One of the most historically compelling position battles in training camp since the beginning of the Mike Zimmer era has been at wide receiver. Every year it seems fans hype up certain players, expecting them to fill this annoying pothole that has existed in some capacity for the last six seasons. Yet, every offseason the fanbase ends up wondering who will emerge at that position as if nothing ever changed.
The old saying goes that the definition of insanity is doing the same thing over and over and expecting different results. So I thought it would be interesting to look back at some former WRs who didn’t meet expectations and see what the Minnesota Vikings can learn from their previous mistakes.
2015: Mike Wallace
After a 7-9 season in 2014 where Minnesota finished with the league’s 28th-ranked passing offense, the Vikings felt they needed a player who would be a deep threat in Norv Turner’s Air Coryell system and make Teddy Bridgewater’s life a bit easier.
They went out and acquired Mike Wallace and a seventh-round pick in a trade with the Miami Dolphins in exchange for a fifth-round pick that would end up becoming RB Jay Ajayi. This wasn’t the first time the Vikings had shown interest in Wallace, they wanted to sign him when he was a free agent in 2013. Despite Minnesota offering more money than Miami, Wallace signed a five-year, $60 million deal to play with the Dolphins because he liked the warmer weather.
Unfortunately for the Vikings, once they got him, Wallace didn’t complement Teddy at all. Although Bridgewater is capable of throwing the deep ball well enough to find Wallace downfield, Teddy is not the kind of gun-slinging quarterback Ben Roethlisberger is, and Wallace wasn’t the same receiver he was at the beginning of his career with the Pittsburgh Steelers.
Instead, Teddy is a more risk-averse QB who liked throwing short to intermediate routes and calling audibles at the line of scrimmage. Wallace ended the season with 473 yards on 39 receptions with only two touchdowns to show for it. Even worse, Wallace called out Bridgewater after he signed with the Baltimore Ravens the following year.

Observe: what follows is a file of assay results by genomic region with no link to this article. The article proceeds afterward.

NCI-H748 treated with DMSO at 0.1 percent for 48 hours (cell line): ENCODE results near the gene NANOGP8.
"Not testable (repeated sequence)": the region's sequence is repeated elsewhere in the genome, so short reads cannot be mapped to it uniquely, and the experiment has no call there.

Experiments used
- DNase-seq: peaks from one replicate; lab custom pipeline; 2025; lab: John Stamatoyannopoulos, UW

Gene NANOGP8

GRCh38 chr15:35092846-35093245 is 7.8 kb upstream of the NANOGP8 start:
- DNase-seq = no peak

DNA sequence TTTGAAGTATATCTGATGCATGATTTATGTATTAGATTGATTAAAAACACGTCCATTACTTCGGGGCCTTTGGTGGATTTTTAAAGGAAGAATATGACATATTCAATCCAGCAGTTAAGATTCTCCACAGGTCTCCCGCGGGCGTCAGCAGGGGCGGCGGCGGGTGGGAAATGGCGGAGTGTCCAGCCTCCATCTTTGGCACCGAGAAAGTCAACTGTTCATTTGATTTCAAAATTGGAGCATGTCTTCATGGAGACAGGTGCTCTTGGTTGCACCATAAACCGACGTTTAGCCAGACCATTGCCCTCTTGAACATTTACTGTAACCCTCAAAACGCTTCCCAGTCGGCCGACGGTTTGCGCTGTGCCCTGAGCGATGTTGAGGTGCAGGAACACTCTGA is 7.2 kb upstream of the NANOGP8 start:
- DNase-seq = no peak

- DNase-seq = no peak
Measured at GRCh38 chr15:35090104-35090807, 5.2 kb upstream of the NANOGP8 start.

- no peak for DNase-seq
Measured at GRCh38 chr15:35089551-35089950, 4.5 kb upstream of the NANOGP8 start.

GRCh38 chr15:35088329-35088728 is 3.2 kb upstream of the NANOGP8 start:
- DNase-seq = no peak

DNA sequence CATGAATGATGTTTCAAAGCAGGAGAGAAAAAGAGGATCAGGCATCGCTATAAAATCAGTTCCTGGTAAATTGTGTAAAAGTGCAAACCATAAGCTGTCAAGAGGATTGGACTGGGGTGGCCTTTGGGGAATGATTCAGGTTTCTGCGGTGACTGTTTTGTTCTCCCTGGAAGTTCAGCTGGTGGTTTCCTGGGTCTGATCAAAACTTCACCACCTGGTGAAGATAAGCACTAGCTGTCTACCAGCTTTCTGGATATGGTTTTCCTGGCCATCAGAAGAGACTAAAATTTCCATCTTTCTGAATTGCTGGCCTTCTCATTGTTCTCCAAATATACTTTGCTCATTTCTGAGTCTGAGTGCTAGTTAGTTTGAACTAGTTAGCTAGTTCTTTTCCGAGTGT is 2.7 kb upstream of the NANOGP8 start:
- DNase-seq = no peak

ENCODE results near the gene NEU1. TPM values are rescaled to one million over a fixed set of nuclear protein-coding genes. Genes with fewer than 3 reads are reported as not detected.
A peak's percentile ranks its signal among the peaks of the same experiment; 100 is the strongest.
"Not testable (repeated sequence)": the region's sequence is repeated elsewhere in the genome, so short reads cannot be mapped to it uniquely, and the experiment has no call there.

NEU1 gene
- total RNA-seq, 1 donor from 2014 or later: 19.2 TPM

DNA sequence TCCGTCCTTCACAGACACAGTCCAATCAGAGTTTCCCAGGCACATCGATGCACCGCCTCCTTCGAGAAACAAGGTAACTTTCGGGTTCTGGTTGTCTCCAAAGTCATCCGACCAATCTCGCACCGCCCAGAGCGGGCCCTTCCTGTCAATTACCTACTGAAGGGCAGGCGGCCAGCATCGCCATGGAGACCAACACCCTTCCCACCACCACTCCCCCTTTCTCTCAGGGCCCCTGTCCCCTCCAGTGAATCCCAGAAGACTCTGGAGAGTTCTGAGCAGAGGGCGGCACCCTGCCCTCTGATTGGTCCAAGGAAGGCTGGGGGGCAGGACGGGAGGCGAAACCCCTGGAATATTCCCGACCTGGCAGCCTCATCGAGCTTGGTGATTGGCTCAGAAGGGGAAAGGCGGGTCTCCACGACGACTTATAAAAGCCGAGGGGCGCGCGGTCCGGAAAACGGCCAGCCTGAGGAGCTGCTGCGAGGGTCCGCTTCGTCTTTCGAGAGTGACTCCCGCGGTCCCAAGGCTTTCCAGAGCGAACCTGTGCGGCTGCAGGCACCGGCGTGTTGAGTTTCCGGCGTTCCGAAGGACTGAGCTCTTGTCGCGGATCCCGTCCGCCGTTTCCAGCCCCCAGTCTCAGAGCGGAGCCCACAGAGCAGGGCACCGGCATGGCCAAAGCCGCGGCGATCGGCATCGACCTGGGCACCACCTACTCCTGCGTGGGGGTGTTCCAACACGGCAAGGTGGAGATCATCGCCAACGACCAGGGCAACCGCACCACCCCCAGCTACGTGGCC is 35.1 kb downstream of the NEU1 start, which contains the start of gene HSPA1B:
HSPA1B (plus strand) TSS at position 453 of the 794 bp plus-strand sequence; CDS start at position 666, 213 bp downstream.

“When this process started, I knew I wasn’t going back to Minnesota,” Wallace said. “I was like, ‘I need a good quarterback. I need a quarterback who I know is proven, who can get things done,’ and [Joe] Flacco, he’s always been that guy.”
“[It’s] Laughable. … He’s a disgruntled player that’s bounced around. … I think it’s pretty small (of him). The first thing Mike Wallace needs to do is take a look at himself in the mirror. … Basically, he’s been a one-hit wonder.”
Overall, this was a messy break-up that was bound to happen before Wallace even stepped on the field. He did not want to play with Bridgewater and the Vikings, nor did he have the skills to stand out. Yet, he managed to blame someone else for his lack of productivity. Even if what he said was partially true, he should’ve been a bit more introspective about the whole ordeal. Wallace would eventually do some damage control and later walked back his stance.
2016: Laquon Treadwell
After releasing Wallace, the Vikings were in the market for a WR who could complement fifth-round rookie Stefon Diggs. The overlooked rookie out of Maryland quickly made an impact, catching 52 passes for 720 yards and four TDs.
Naturally, they chose a player from Wallace’s alma mater, Ole Miss, to replace him. We’re talking about Laquon Treadwell, ladies and gentlemen. There’s no possible way this would fail. MegaQuon was bound to make plenty of highlight-reel catches and would immediately put the league on notice.